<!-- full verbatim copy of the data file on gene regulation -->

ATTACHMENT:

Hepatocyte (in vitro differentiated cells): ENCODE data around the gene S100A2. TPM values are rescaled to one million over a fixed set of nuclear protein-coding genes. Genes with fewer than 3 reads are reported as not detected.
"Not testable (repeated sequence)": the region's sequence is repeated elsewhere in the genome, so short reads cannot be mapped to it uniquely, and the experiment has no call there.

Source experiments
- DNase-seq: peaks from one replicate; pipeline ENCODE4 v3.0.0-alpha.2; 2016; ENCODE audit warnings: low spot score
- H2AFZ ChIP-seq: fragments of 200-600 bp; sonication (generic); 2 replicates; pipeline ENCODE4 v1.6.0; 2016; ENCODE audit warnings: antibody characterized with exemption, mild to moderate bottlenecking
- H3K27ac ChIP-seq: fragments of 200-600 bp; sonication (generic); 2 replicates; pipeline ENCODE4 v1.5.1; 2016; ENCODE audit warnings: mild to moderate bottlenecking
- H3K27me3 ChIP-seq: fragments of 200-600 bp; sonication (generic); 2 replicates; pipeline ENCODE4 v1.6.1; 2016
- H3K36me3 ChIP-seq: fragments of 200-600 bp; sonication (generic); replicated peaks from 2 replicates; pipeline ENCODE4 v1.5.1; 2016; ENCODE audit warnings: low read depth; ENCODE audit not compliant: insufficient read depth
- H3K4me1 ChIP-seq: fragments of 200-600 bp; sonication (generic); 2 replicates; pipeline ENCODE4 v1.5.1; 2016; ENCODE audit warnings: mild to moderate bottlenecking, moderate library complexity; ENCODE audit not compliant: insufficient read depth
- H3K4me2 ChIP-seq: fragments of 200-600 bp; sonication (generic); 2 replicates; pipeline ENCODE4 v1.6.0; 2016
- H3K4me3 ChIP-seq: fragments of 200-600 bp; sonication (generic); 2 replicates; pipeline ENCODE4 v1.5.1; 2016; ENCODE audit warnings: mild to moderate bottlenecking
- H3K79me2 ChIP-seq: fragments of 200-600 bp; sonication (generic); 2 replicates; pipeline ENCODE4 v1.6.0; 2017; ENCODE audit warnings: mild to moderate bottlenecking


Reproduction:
Hepatocyte (in vitro differentiated cells): ENCODE data around the gene S100A2. TPM values are rescaled to one million over a fixed set of nuclear protein-coding genes. Genes with fewer than 3 reads are reported as not detected.
"Not testable (repeated sequence)": the region's sequence is repeated elsewhere in the genome, so short reads cannot be mapped to it uniquely, and the experiment has no call there.

Source experiments
- DNase-seq: peaks from one replicate; pipeline ENCODE4 v3.0.0-alpha.2; 2016; ENCODE audit warnings: low spot score
- H2AFZ ChIP-seq: fragments of 200-600 bp; sonication (generic); 2 replicates; pipeline ENCODE4 v1.6.0; 2016; ENCODE audit warnings: antibody characterized with exemption, mild to moderate bottlenecking
- H3K27ac ChIP-seq: fragments of 200-600 bp; sonication (generic); 2 replicates; pipeline ENCODE4 v1.5.1; 2016; ENCODE audit warnings: mild to moderate bottlenecking
- H3K27me3 ChIP-seq: fragments of 200-600 bp; sonication (generic); 2 replicates; pipeline ENCODE4 v1.6.1; 2016
- H3K36me3 ChIP-seq: fragments of 200-600 bp; sonication (generic); replicated peaks from 2 replicates; pipeline ENCODE4 v1.5.1; 2016; ENCODE audit warnings: low read depth; ENCODE audit not compliant: insufficient read depth
- H3K4me1 ChIP-seq: fragments of 200-600 bp; sonication (generic); 2 replicates; pipeline ENCODE4 v1.5.1; 2016; ENCODE audit warnings: mild to moderate bottlenecking, moderate library complexity; ENCODE audit not compliant: insufficient read depth
- H3K4me2 ChIP-seq: fragments of 200-600 bp; sonication (generic); 2 replicates; pipeline ENCODE4 v1.6.0; 2016
- H3K4me3 ChIP-seq: fragments of 200-600 bp; sonication (generic); 2 replicates; pipeline ENCODE4 v1.5.1; 2016; ENCODE audit warnings: mild to moderate bottlenecking
- H3K79me2 ChIP-seq: fragments of 200-600 bp; sonication (generic); 2 replicates; pipeline ENCODE4 v1.6.0; 2017; ENCODE audit warnings: mild to moderate bottlenecking